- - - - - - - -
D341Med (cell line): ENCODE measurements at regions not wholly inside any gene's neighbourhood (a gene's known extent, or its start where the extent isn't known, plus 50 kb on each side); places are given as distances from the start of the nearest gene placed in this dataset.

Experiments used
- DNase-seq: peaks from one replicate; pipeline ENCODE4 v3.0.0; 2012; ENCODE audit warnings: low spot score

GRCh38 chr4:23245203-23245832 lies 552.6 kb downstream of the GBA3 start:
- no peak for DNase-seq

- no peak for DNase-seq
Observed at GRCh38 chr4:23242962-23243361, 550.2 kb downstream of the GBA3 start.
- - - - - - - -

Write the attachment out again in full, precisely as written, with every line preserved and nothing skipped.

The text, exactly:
D341Med (cell line): ENCODE measurements at regions not wholly inside any gene's neighbourhood (a gene's known extent, or its start where the extent isn't known, plus 50 kb on each side); places are given as distances from the start of the nearest gene placed in this dataset.

Experiments used
- DNase-seq: peaks from one replicate; pipeline ENCODE4 v3.0.0; 2012; ENCODE audit warnings: low spot score

GRCh38 chr4:23245203-23245832 lies 552.6 kb downstream of the GBA3 start:
- no peak for DNase-seq

- no peak for DNase-seq
Observed at GRCh38 chr4:23242962-23243361, 550.2 kb downstream of the GBA3 start.